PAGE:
R Data Frames - dplyr vs sqldf

In my previous post I looked at the speed of importing data using five different methods. The fastest of these was fread from the data.table package, which outperformed base R read.csv, base R readRDS, read_csv from Hadley Wickham's readr and also importing the same data from an SQLite database with the RSQLite package.

Today I've just learned about the sqldf package, which provides support for working directly with data frames, using SQL syntax. In my view, SQL syntax is really simple to learn and understand. Personally, it is much closer to parsing natural language, than working with some of R's native syntax.

sqldf leverages SQLite SELECT calls to manipulate data frames. I found a very interesting and quite descriptive article on R-bloggers, although initially published almost two years ago.

While SQL syntax may be easy enough to understand, how does it really hold up in terms of performance? Unfortunately, the short answer is, not very well.

My test data set is 231,710 observations of 54 variables, stored in a 15.1MB Rds file. The data is, as you might expect, horse racing related. Using dplyr as a reference, a simple subset of the column TRAINER was selected.

library("dplyr")

# Load the data file as a data frame
fbHistoricResultsSQL <- as.data.frame(readRDS("files/fbHistoricResults.rds"))

# Start the timer
ptm <- proc.time()

# Subset the data
trainerlist <- dplyr::select(fbHistoricResultsSQL, TRAINER)

# Stop the timer
proc.time() - ptm  

Results:

   user  system elapsed 
  0.000   0.000   0.003 

This time using sqldf to do the same thing:

library("sqldf")

# Load the data file as a data frame
fbHistoricResultsSQL <- as.data.frame(readRDS("files/fbHistoricResults.rds"))

# Start the timer
ptm <- proc.time()

# Subset the data
trainerlistsql <- sqldf("SELECT TRAINER FROM fbHistoricResultsSQL")

# Stop the timer
proc.time() - ptm  

I executed the sqldf version ten times, and this was the fastest return:

   user  system elapsed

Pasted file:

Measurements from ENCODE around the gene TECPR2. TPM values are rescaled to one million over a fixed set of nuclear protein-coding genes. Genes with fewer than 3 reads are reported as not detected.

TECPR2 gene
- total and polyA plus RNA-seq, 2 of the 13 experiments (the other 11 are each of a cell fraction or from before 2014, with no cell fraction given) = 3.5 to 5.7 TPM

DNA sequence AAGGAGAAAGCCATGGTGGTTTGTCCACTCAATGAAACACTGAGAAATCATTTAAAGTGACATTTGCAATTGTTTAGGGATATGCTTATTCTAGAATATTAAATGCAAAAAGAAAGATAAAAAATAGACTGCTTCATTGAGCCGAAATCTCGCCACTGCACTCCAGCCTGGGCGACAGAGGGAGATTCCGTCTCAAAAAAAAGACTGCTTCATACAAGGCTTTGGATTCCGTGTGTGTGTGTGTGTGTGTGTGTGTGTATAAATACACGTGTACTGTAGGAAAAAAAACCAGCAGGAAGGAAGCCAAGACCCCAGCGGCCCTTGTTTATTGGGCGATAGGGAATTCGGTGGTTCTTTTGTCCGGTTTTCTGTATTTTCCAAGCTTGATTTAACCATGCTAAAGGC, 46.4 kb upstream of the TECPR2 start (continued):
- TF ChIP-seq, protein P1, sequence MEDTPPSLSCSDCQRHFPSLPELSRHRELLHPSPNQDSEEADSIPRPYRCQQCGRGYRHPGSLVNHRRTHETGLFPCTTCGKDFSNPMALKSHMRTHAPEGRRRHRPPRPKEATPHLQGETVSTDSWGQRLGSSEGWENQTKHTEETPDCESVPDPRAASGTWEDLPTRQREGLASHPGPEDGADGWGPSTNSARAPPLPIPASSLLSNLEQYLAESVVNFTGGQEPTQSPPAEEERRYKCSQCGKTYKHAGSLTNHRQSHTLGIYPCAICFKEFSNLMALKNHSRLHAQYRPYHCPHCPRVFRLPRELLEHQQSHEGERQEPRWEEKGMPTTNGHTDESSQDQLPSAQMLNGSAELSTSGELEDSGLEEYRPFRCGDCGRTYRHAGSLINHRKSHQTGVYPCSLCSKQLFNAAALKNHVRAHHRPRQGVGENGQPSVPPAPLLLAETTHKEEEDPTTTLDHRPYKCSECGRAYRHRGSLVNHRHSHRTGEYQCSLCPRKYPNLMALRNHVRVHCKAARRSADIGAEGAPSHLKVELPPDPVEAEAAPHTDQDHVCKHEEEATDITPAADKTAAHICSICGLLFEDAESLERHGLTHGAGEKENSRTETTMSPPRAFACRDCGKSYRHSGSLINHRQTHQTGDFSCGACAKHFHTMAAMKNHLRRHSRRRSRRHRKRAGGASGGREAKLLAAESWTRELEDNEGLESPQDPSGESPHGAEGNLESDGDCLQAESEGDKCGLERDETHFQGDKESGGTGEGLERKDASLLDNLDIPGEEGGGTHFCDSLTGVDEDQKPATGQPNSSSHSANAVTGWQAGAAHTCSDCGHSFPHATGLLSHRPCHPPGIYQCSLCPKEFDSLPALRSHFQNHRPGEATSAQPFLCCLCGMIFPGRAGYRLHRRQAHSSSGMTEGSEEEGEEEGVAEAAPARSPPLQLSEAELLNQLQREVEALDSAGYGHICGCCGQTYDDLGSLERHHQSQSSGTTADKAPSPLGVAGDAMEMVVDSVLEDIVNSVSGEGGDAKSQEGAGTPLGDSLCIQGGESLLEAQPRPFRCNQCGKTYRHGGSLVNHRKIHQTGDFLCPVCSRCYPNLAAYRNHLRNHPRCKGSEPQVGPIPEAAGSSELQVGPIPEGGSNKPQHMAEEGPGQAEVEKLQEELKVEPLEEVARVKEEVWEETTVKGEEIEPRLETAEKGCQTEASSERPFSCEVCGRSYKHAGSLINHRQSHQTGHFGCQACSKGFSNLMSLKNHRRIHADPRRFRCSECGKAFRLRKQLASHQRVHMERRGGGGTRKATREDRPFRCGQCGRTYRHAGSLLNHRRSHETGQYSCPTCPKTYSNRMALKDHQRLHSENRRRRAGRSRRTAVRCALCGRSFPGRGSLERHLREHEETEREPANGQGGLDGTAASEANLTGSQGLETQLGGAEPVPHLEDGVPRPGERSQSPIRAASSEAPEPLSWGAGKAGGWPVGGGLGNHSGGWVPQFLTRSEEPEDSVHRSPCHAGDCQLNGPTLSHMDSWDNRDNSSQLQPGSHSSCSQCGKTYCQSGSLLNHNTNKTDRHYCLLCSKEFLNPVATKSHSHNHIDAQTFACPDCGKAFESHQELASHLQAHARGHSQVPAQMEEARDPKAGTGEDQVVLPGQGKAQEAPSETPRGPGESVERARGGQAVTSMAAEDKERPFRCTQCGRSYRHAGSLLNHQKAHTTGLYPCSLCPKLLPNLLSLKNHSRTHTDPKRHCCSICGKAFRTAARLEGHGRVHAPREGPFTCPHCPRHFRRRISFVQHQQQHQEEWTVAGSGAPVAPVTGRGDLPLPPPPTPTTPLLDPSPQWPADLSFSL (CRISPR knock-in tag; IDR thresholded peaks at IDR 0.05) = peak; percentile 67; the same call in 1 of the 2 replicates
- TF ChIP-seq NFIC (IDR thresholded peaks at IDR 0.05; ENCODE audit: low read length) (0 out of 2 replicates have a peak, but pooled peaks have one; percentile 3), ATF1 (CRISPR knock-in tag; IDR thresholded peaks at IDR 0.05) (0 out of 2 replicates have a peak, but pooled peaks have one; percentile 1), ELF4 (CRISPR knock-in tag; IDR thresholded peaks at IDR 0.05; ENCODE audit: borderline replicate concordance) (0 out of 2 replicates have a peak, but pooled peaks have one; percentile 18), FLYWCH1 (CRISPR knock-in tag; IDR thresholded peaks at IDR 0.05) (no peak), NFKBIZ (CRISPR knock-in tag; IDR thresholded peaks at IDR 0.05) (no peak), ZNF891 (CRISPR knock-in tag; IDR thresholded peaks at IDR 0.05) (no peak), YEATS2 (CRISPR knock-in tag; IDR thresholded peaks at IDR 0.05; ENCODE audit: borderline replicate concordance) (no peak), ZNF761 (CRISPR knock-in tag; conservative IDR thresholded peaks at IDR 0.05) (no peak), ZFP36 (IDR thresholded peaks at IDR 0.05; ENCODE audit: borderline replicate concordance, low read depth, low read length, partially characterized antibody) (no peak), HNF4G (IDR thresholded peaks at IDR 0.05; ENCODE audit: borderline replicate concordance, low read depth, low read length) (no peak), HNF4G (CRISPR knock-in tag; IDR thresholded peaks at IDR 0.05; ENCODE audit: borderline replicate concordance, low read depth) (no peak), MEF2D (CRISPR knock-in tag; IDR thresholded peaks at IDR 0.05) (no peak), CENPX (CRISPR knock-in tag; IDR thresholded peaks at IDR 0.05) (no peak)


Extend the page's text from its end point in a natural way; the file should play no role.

2.781   0.008   2.785 

Not very encouraging, especially as dplyr is already my go to package for this type of work.

Next, something a little more complex. This time, just selecting one Trainer's records from the entire dataset.

library("dplyr")

# Load the data file as a data frame
fbHistoricResultsSQL <- as.data.frame(readRDS("files/fbHistoricResults.rds"))

# Start the timer
ptm <- proc.time()

# Subset the data for Jeremy Gask's runners only
trainerlist <- dplyr::select(fbHistoricResultsSQL, TRAINER)  
trainerlist <- dplyr::filter(trainerlist, grepl("J Gask", TRAINER))

# Stop the timer
proc.time() - ptm  

dplyr results for the slowest of ten runs:

   user  system elapsed 
  0.112   0.000   0.110 

And now sqldf doing the same thing:

library("sqldf")

# Load the data file as a data frame
fbHistoricResultsSQL <- as.data.frame(readRDS("files/fbHistoricResults.rds"))

# Start the timer
ptm <- proc.time()

# Subset the data for Jeremy Gask's runners only
trainerlistsql <- sqldf("SELECT TRAINER FROM fbHistoricResultsSQL WHERE TRAINER LIKE 'J GASK'")

# Stop the timer
proc.time() - ptm  

Results for the fastest of ten runs:

   user  system elapsed 
  2.716   0.000   2.717 

The results for dplyr and sqldf are slightly closer together for the more complex query, but it's obvious dplyr is faster. I don't think there's a need to dig too much deeper.

If you're new to R, you know SQL syntax and performance isn't very important, then sqldf has something to offer. It reduces the learning curve.

However, if you want faster code, use something like the very common and widely accepted dplyr package to manipulate data frames. Also consider the slightly more complex data.table package for potentially even better results on data tables.

sessionInfo()

R version 3.2.2 (2015-08-14)  
Platform: i486-pc-linux-gnu (32-bit)  
Running under: Debian GNU/Linux 8 (jessie)

locale:  
 [1] LC_CTYPE=en_US.UTF-8       LC_NUMERIC=C               LC_TIME=en_US.UTF-8        LC_COLLATE=en_US.UTF-8     LC_MONETARY=en_US.UTF-8    LC_MESSAGES=en_US.UTF-8   
 [7] LC_PAPER=en_US.UTF-8       LC_NAME=C                  LC_ADDRESS=C               LC_TELEPHONE=C             LC_MEASUREMENT=en_US.UTF-8 LC_IDENTIFICATION=C       

attached base packages:  
[1] tcltk     stats     graphics  grDevices utils     datasets  methods   base     

other attached packages:  
[1] sqldf_0.4-10  RSQLite_1.0.0 DBI_0.3.1     gsubfn_0.6-6  proto_0.3-10 

loaded via a namespace (and not attached):  
[1] tools_3.2.2  chron_2.3-47